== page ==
Parental Trials, #Senryu & Reading Winning Poetry

I wanted to share more about the differences between Haiku and Senryu, but first… The other day I read this post: World Haiku Series 2019 (42) Haiku by Ed Bremson. The Haiku/Senryu/Hybrid Haiku-Senryu poetry contained in the post is spectacular. These are poems that have won awards in different contests. Click the links and have a read!

If you never read award winning poetry how will you know how to write it?

Here is the link for the UHTS Cattails Journal

Download the free PDF above and read the poetry. Notice the syllable count and the form. Think about which of these poems are a Haiku and/or a Senryu. Are there any hybrid forms, meaning they are a combination of Haiku and Senryu?

Remember: Senryu poems make the human, not the world around them, the subject of their creative endeavor. Humor and sarcasm are two of the most favorable elements in a Senryu and should deal with the human condition. Think about sexual matters, family relations, religion, politics, and anything that touches on the pain we experience through sorrow, prejudice, oppression, anger, and frustration. Senryu do not deal in sentimentality.

Ken Gierke wrote the perfect political Senryu poem this week:

Here is how to tell the difference between Nature Haiku and Human Senryu:

For the first of the month challenge, here is my Senryu for this week. Do you spot the irony?

Image by coombesy from Pixabay

Grown children
forget their parents
grow older

©2020 Colleen M. Chesebro

Author: Colleen M. Chesebro

Colleen M. Chesebro is an American Novelist & Poet who loves crafting paranormal fantasy and magical realism, cross-genre fiction, syllabic poetry, and creative nonfiction. She loves all things magical, which may mean she is experiencing her second childhood—or not. That part of her life hasn’t been decided yet. A few years ago, a mystical experience led her to renew her passion for writing poetry and storytelling. Colleen sponsors a weekly Syllabic Poetry Challenge, called Tanka Tuesday, on her blog where participants learn how to write traditional and current forms of haiku, senryu, haiga, tanka, gogyohka, tanka prose, renga, haibun, cinquain, Etheree, nonet, and shadorma poetry. Colleen's syllabic poetry has appeared in the Auroras & Blossoms Poetry Journal, and several other publications. In November 2017, she won the “Little and Laugh” Flash Fiction Contest sponsored by the Carrot Ranch Literary Community. In 2018, she won first place for the “Twisted Travel” category. In 2019, she placed second in the Three Act Story category, with her piece called “The Game.” Colleen is a Sister of the Fey, where she pursues a pagan path through her writing. She lives in Arizona with her husband and black cat, Freyja. When she is not writing, she is reading. She also loves gardening and crocheting old-fashioned doilies into works of art.

28 thoughts on “Parental Trials, #Senryu & Reading Winning Poetry”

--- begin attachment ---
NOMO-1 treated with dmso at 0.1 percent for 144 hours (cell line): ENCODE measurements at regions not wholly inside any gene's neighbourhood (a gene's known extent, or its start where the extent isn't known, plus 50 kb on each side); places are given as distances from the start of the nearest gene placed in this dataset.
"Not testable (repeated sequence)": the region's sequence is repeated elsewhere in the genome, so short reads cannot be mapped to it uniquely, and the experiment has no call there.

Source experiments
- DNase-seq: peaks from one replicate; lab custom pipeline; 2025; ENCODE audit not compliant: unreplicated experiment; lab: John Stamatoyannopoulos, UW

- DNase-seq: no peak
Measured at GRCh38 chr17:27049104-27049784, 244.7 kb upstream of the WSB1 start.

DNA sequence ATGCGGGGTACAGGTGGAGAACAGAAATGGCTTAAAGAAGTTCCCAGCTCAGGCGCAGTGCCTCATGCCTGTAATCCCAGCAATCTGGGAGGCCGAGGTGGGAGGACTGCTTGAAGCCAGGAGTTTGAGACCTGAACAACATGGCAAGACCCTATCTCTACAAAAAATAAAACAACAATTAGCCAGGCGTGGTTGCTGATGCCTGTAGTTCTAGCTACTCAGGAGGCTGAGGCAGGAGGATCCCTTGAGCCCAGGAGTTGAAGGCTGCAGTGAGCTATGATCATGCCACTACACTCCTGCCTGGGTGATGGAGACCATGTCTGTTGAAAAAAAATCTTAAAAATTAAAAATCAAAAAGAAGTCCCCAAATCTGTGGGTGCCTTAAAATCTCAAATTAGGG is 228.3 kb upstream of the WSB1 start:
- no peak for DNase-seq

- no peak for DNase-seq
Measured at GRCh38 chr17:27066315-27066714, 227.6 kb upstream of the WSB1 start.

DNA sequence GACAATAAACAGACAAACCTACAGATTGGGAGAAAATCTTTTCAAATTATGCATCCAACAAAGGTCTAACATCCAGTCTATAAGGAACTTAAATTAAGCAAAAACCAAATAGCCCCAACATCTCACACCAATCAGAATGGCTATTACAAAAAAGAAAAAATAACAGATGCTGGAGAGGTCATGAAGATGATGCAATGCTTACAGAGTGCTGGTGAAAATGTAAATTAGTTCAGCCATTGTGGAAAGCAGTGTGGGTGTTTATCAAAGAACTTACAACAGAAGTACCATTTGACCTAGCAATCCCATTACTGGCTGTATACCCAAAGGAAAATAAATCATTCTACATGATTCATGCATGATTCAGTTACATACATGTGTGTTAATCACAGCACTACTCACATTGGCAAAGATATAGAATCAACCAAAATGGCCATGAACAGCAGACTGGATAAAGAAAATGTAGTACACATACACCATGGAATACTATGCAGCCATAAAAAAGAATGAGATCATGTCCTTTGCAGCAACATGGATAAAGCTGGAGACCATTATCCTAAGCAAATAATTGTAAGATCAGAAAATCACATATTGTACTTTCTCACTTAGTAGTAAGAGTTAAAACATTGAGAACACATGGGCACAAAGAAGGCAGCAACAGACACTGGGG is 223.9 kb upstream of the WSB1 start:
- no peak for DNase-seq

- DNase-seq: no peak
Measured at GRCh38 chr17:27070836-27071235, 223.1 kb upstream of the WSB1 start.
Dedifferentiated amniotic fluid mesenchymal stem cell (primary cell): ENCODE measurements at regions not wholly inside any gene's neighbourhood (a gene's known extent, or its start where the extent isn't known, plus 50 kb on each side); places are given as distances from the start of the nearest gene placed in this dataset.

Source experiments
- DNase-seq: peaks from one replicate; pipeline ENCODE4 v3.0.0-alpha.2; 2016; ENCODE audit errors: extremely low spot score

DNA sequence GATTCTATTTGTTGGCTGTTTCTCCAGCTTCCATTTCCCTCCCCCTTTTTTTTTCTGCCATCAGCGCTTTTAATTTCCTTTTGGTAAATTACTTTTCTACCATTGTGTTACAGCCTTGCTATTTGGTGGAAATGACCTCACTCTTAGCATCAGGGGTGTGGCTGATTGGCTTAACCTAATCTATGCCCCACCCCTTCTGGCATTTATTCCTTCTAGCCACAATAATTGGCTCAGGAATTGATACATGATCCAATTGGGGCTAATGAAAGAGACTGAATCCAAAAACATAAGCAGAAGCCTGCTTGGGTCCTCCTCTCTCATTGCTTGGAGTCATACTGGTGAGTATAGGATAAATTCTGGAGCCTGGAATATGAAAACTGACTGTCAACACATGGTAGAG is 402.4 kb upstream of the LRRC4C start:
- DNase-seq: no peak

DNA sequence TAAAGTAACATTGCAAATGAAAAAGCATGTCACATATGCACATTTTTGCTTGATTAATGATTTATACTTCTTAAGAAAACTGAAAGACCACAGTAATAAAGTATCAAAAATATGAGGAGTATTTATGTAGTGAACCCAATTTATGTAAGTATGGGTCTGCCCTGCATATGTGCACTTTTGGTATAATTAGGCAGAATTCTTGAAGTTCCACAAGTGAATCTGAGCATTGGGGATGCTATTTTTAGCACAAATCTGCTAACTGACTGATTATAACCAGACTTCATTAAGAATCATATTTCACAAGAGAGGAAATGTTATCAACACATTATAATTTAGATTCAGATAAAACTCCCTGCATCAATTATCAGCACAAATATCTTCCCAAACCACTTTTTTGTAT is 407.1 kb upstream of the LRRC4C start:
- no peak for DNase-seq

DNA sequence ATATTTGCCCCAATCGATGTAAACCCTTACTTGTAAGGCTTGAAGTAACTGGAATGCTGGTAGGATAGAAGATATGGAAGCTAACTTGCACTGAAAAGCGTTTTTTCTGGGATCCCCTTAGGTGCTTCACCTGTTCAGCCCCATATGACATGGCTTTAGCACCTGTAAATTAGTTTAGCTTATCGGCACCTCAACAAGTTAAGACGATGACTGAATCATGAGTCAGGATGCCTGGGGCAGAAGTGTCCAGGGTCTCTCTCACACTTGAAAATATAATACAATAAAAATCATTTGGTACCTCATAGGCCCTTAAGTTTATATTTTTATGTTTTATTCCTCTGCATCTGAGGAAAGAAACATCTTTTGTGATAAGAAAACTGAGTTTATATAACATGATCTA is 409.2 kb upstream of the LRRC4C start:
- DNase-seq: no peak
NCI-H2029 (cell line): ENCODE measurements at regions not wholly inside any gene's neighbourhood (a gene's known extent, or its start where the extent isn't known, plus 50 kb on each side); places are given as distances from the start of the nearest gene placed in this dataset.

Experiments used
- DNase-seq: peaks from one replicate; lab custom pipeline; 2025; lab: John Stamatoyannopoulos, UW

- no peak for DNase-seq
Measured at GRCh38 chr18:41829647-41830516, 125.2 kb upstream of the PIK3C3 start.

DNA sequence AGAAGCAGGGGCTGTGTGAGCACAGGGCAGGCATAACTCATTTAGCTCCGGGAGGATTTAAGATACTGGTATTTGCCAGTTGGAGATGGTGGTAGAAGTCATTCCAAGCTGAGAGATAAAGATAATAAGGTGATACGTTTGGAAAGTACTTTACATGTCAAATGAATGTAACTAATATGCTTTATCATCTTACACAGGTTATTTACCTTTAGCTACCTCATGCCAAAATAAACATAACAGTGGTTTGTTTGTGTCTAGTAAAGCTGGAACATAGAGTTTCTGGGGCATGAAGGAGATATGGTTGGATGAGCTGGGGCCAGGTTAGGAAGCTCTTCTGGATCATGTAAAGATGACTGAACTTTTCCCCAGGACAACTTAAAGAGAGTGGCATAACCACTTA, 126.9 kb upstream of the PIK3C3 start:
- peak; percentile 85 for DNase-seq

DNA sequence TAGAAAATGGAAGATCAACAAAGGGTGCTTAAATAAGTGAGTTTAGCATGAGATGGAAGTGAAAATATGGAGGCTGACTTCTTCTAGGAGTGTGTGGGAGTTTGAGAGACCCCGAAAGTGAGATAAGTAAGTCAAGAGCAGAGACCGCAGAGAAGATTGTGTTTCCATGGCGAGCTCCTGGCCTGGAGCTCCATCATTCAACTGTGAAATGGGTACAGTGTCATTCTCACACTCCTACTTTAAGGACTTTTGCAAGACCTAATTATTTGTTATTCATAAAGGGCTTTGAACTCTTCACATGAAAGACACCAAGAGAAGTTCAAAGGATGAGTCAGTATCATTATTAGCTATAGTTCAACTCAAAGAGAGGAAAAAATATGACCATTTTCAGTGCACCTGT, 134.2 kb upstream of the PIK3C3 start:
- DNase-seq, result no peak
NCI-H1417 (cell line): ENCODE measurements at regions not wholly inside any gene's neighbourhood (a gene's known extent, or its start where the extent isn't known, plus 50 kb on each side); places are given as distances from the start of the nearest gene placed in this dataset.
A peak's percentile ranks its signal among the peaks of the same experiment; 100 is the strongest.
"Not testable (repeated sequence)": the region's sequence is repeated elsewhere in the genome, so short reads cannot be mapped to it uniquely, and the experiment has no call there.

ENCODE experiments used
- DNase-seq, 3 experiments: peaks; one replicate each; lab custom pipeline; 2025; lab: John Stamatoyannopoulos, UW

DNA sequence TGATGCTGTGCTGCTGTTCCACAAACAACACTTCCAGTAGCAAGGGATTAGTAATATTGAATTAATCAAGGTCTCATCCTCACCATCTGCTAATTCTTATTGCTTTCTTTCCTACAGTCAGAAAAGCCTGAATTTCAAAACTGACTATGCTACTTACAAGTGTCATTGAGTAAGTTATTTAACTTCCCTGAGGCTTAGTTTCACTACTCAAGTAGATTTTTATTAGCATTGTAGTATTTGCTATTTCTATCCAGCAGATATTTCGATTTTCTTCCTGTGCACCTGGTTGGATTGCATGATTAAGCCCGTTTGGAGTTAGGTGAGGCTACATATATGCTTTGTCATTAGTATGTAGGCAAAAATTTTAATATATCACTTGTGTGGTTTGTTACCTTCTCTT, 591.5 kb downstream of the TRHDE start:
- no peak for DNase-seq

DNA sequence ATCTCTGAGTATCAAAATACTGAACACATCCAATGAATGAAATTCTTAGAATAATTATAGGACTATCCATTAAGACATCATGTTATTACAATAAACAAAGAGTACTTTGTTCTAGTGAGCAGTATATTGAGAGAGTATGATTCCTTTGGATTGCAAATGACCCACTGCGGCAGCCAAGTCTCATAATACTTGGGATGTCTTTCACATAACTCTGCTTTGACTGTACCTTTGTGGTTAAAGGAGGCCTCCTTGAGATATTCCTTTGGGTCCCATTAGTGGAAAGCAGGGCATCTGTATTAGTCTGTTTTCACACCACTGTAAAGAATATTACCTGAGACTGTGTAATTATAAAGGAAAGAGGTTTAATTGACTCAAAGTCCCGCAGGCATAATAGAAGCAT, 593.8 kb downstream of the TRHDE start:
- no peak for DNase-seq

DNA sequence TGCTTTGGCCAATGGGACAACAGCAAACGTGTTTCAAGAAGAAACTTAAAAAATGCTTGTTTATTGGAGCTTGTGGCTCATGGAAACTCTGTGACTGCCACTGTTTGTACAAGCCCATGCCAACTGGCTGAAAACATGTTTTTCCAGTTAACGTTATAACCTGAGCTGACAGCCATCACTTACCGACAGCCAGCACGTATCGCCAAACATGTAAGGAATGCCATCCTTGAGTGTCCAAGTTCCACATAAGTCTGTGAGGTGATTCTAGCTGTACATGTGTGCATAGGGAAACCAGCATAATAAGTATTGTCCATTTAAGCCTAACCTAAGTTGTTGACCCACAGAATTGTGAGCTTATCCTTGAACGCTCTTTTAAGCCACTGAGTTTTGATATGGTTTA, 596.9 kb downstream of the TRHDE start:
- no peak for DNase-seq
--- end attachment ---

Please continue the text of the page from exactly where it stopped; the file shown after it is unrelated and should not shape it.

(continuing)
1. We awoke to a sharp frost today here with sunshine. I love those mornings, when your breath becomes visible and everything sparkles. Have a sunshiny day Colleen.🧡🙏

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      2. It’s a chilly one here today, Sue. I’ll bundle up when I go for my walk. Hugs and love to you, my friend. I think you read my mind sometimes. You seem to know what I need when I need it. ❤

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  1. Oh, no! I realized I’ve been putting titles with my haiku and it calls for none! Ergh, something else to fix, lol. At least, I got the direction for a senryu and might attempt that in the future.

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      1. Traci, read the fine print carefully on these contests. Make sure you follow everything and that you have an idea of what they want. Many of these journals are free downloads so read them before you submit. ❤

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    1. Ruth, if you want to write in the tradition 5/7/5 method, please do. Otherwise, if you want to compete in poetry contests understand that the 3/5/3, and/or the 2/3/2 current syllable counts are the forms accepted. 5/7/5 is considered too clunky for most poets. If you’re not going to compete, continue using the form you like best: 5/7/5. ❤

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      1. And they won’t. Some are translated from Japanese. This is why Haiku and Senryu in English follow syllables. We can only get close to the syllable structure because most words in Japanese are spoken in a short breath. So, the translations can’t come close. The UHTS pdf is pretty close in syllable structure, I believe. Does that help?

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    1. We use them in our challenge but all my research shows no titles. But, it seems that rules change rapidly depending on who says what. For contests and submissions to journals, I consult their rules. That’s the safest advice. 😍❤️

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